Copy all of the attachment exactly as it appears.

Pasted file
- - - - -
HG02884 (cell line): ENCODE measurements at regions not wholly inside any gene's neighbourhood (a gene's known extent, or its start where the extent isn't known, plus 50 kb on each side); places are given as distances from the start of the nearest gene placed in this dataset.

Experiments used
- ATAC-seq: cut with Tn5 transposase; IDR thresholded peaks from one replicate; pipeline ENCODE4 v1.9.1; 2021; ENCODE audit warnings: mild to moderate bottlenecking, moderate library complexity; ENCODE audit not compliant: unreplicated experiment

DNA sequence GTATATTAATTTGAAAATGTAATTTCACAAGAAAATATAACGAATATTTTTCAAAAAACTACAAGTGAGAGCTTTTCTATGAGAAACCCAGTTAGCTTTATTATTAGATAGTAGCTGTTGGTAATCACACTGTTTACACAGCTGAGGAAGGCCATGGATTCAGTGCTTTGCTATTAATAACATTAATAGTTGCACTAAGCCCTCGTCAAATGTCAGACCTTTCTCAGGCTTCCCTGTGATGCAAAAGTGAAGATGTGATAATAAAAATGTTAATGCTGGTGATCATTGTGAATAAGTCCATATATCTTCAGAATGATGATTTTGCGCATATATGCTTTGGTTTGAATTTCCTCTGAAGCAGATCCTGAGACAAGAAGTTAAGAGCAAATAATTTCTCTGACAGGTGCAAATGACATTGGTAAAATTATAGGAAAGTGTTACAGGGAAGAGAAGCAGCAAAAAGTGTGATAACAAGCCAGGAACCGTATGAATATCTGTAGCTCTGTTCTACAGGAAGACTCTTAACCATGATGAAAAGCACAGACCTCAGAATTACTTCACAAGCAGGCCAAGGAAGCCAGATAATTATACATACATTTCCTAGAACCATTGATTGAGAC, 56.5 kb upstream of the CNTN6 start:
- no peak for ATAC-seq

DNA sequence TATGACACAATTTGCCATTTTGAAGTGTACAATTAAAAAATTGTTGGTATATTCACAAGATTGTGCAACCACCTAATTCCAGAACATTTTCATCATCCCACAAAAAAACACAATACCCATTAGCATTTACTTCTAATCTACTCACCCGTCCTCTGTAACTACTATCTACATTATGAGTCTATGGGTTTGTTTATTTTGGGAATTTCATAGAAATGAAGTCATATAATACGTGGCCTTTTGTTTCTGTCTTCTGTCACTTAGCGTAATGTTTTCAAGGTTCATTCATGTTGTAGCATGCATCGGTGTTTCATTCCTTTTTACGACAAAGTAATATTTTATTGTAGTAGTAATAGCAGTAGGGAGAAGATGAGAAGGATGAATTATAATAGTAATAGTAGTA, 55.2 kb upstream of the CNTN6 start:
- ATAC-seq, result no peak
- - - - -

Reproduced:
HG02884 (cell line): ENCODE measurements at regions not wholly inside any gene's neighbourhood (a gene's known extent, or its start where the extent isn't known, plus 50 kb on each side); places are given as distances from the start of the nearest gene placed in this dataset.

Experiments used
- ATAC-seq: cut with Tn5 transposase; IDR thresholded peaks from one replicate; pipeline ENCODE4 v1.9.1; 2021; ENCODE audit warnings: mild to moderate bottlenecking, moderate library complexity; ENCODE audit not compliant: unreplicated experiment

DNA sequence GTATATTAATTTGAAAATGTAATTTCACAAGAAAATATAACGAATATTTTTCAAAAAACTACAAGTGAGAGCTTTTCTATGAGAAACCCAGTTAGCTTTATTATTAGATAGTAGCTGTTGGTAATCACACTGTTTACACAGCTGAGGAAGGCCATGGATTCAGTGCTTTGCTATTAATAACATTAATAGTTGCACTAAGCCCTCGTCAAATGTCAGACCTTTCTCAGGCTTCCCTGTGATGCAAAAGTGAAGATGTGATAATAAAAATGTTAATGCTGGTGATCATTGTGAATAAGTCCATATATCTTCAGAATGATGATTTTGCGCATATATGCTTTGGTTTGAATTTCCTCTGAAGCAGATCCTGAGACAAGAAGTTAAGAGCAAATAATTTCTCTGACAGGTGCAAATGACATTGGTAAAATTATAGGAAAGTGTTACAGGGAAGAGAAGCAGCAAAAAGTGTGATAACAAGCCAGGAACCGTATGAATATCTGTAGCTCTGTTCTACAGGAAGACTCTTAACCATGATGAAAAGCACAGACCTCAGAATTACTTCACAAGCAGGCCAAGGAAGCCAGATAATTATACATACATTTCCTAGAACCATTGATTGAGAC, 56.5 kb upstream of the CNTN6 start:
- no peak for ATAC-seq

DNA sequence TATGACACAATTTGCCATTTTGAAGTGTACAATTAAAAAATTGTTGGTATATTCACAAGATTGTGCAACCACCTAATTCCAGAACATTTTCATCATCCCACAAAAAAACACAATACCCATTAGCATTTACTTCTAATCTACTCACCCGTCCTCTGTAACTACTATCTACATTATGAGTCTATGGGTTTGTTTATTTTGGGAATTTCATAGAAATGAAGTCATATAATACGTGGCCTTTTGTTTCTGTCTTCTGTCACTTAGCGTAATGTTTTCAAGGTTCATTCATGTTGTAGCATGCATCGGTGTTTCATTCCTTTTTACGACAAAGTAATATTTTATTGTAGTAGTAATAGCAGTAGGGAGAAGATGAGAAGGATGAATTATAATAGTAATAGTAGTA, 55.2 kb upstream of the CNTN6 start:
- ATAC-seq, result no peak